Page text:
Committee to Protect Journalists calls on Niger to stop persecuting journalist Baba Alpha
Broadcast journalist Baba Alpha was accused of using false identity documents in retaliation for his reporting
Baba Alpha's year-long imprisonment and expulsion by the Nigerien government is an outrage of justice intended to silence a journalist for doing his job
Nigerien authorities should reverse the expulsion of journalist Baba Alpha and ensure his safety, the Committee to Protect Journalists said today (April 5, 2018). After jailing him for a year, authorities on April 3 released Baba Alpha, a journalist with the privately owned radio and television news agency Bonferey, and drove him to Labbezanga, a town in northeastern Mali on the border with Niger, the journalist told CPJ.
"Baba Alpha's year-long imprisonment and expulsion by the Nigerien government is an outrage of justice intended to silence a journalist for doing his job," said Angela Quintal, CPJ's Africa program coordinator. "Nigerien authorities should allow Baba Alpha to continue to work freely and live in safety with his family in Niger."
The expulsion order, which was seen by CPJ, came from Mohamed Bazoum, Niger's minister of interior. Alpha's release and expulsion followed a March 12 Nigerien appeals court decision to suspend the second year of his two-year prison sentence, according to the journalist, his lawyer Amadou Boubacar, and media reports.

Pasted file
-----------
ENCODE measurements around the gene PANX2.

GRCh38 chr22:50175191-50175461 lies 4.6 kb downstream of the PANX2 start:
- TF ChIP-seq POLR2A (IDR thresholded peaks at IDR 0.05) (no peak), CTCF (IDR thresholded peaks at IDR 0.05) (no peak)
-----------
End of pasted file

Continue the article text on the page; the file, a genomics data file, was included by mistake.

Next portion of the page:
"I am born in Niger, I was grown in Niger, I did my studies in Niger, I married a Nigerien, and both my children were born in Niger," Alpha told CPJ from Labbezanga. His imprisonment and expulsion without identity documents were in reprisal for his critical reporting about the Nigerien government, he said. "I'm practically in detention in the middle [on the Niger and Malian border] and can't go either way," he said. Mali's Gao region, where Labbezanga is located, is a particularly violent site of the years-long conflict between the government, rebels, and Islamic militants, news reports say.
Alpha was arrested on March 30, 2017, and was charged on April 3, 2017, with the use of false documents asserting his Nigerien nationality, according to CPJ research.
Distributed by APO Group on behalf of Committee to Protect Journalists (CPJ).